Gender diversity on ag boards, what do the numbers say?
GENDER equality in agriculture has been a hot topic of discussion in recent months as the newly elected Cattle Australia board tries to find its feet – with one woman and six men at the helm.
The grass industry completed a long and historic transition to a new representative body at the end of last year, with the Cattle Council of Australia disbanding and the new organization established.
Since the election, many have called on the agricultural industry to step up its efforts to attract more women into representative roles. Others have argued that there are no gender barriers in agriculture and the industry is leading the way with women already filling major representative roles.
With the debate likely to continue for the foreseeable future, Beef Central decided to investigate the number of women on boards in representative agricultural groups and companies.
Interesting statistics and context
For Cattle Australia elections, board members nominate themselves for certain regions – northern, southern and western – before members from within their region agree. The board then nominates two independent directors.
While the independent directors have not been appointed, CA chairman David Foote told a Beef Australia podcast that he would like to increase the number of women on the board with the appointment of independent directors.
Out of 16 candidates for the council, three women nominated, and one was successful, meaning that a third of the women who nominated were elected. The percentage of successful male candidates was higher at 46pc – with West Australian member James Bowie being appointed unopposed and automatically.
The previous CCA board was more gender diverse than Cattle Australia, with five women and six men as members – all of whom decided not to run for the new body.
The Federal Government has a mandatory requirement for companies with more than 100 employees to report to its Workplace Gender Equality Agency.
The WGEA says that in the financial year 2021-’22, women made up 34% of the board members. A sample of eight ASX-listed companies (highlighted below) shows that 29% of board members are women. These data do not include very representative groups.
Agricultural company boards
Beef Central selected eight agricultural companies listed on the Australian Stock Exchange – most of them in the ASX 300. As a collective, the companies are slightly below the national average with 29% of members being female – it has 38 men and had 16 wives.
One of the companies has a female CEO, and the rest are male. Here are some interesting statistics.
Elsewhere has a 50/50 gender split on its board if you include the two company secretaries in Peter Hastings and Shannon Doecke. CEO Mark Allison will step down later this year. Australian Agricultural Company has a male CEO in David Harris, but the leadership team has three men and two women. AA Co has a gender diversity policy which aims to grow the number of women in senior roles. GrainCorp has four men and two women in its senior leadership team. Incitec Pivot is the only company in this group with a female CEO in Jeanne Johns. Rural Funds Group – the company has investments in a range of different sectors and some major companies including Queensland Cotton, JBS, AA Co, Stone Ax and Mort & Co are readers.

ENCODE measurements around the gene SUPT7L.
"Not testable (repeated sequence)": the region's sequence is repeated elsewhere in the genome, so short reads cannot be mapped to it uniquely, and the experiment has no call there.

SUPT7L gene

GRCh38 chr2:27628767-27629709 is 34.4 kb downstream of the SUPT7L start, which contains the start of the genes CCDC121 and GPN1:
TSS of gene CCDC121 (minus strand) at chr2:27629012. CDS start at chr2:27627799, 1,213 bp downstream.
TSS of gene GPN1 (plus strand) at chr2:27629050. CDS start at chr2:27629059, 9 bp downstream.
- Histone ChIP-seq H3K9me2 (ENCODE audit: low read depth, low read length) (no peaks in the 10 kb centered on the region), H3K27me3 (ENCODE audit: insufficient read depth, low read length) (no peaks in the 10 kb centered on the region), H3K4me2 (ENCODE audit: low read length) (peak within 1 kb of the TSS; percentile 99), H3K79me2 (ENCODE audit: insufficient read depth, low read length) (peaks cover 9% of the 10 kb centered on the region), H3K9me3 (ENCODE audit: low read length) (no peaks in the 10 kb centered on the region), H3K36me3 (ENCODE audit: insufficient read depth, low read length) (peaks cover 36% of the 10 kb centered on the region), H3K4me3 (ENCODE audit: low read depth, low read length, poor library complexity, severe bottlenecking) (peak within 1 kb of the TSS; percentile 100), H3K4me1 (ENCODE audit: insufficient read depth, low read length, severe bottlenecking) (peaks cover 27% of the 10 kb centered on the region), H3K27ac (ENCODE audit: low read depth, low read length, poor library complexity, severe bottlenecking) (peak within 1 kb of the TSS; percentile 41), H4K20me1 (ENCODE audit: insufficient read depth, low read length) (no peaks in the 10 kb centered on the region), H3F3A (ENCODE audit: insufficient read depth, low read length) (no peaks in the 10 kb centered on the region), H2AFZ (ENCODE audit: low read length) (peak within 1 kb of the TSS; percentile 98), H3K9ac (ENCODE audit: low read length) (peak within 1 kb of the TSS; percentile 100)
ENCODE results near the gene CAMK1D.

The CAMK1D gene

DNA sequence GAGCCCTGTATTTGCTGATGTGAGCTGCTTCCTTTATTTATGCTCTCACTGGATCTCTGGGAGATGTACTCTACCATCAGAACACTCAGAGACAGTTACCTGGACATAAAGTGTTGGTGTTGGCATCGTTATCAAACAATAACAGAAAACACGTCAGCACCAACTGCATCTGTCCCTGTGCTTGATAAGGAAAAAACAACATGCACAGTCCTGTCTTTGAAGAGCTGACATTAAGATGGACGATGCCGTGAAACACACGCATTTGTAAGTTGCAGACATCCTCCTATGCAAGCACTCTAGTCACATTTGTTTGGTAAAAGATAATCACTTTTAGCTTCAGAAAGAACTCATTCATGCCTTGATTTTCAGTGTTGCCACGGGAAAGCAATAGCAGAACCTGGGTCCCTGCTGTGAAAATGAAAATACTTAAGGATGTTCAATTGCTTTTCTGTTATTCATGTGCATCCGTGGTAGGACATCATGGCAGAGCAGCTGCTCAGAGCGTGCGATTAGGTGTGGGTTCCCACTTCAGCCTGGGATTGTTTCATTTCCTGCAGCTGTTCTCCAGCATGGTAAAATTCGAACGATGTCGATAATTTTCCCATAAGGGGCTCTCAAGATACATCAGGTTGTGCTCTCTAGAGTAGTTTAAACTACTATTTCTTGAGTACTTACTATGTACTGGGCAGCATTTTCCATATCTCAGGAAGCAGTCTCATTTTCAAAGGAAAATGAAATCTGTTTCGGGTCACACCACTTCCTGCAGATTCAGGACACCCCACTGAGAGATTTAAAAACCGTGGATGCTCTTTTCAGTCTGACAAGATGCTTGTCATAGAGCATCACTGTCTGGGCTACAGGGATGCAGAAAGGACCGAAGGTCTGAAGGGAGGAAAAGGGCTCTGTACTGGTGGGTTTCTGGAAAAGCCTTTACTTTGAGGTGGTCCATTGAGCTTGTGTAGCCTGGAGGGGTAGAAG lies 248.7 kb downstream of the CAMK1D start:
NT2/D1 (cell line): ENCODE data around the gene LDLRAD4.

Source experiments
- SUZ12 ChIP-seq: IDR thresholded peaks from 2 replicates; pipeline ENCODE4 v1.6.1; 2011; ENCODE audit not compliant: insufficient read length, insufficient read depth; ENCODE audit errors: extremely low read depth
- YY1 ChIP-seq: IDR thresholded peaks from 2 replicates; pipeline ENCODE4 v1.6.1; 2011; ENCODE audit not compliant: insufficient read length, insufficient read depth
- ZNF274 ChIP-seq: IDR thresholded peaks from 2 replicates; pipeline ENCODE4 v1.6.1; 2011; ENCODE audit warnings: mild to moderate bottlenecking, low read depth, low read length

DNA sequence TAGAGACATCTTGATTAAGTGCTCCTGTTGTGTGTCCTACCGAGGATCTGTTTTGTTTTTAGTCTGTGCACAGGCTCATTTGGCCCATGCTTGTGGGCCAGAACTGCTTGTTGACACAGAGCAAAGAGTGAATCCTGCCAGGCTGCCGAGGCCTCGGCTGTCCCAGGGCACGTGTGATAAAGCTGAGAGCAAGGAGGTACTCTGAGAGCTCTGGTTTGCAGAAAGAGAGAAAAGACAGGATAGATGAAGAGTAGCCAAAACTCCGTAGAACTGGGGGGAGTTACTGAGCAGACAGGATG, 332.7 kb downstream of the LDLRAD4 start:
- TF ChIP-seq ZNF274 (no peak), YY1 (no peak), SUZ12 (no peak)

Beef Central did not include international companies in its official percentages, as information on some of the major companies – including Cargill – was difficult to find. However, we managed to find the details of some major players.
Nutrien Ag Solutions – the US-based board has eight men and four women, according to its website. JBS – The meat processor’s board has seven males and two females. The board still includes founder José Batista Sobrinho.
State farm organizations
Beef Central collected data from all the state farm organizations in Australia, which showed 25% representation of women on the boards and all the CEOs are male.
Two groups have female presidents with Victorian Farmers’ Federation led by Emma Germano and Qld’s Agforce led by Georgie Somerset. Here is the breakdown:
Agforce has a board structure consisting of directors from five different area-based branches, presidents of commodity-specific boards and a general president in Georgie Somerset. Figures not included in the overall statistics are the Young Producers Council – which has more women than men, by five to four respectively. Livestock SA has two regional chairs that are not included in the statistics – both are male. WA Farmers have grain, livestock and dairy presidents who are not included in the statistics. Four staff members are listed on the website with three women and one man, who is the CEO. NTCA to go to AGM in February We were unable to obtain board information from the Pastoralists and Graziers’ Association of Western Australia – which has five separate committees. Industry representative groups
Agriculture’s peak lobby group, the National Farmers’ Federation, is included in the industry’s representative group section. The division also covers commodity specific boards from the cattle, sheep, grain and cotton sectors.
It shows 22% of board members are women and three out of nine CEOs are women – with a Cattle Australia CEO yet to be appointed and the GrainGrowers CEO who stepped down last year.
Sheep Producers Australia is expected to add another director later this week.
Research and Development Corporations
Of all the groups surveyed, the RDCs have the highest proportion of women on their boards with a combined total of 32pc. All CEOs are male.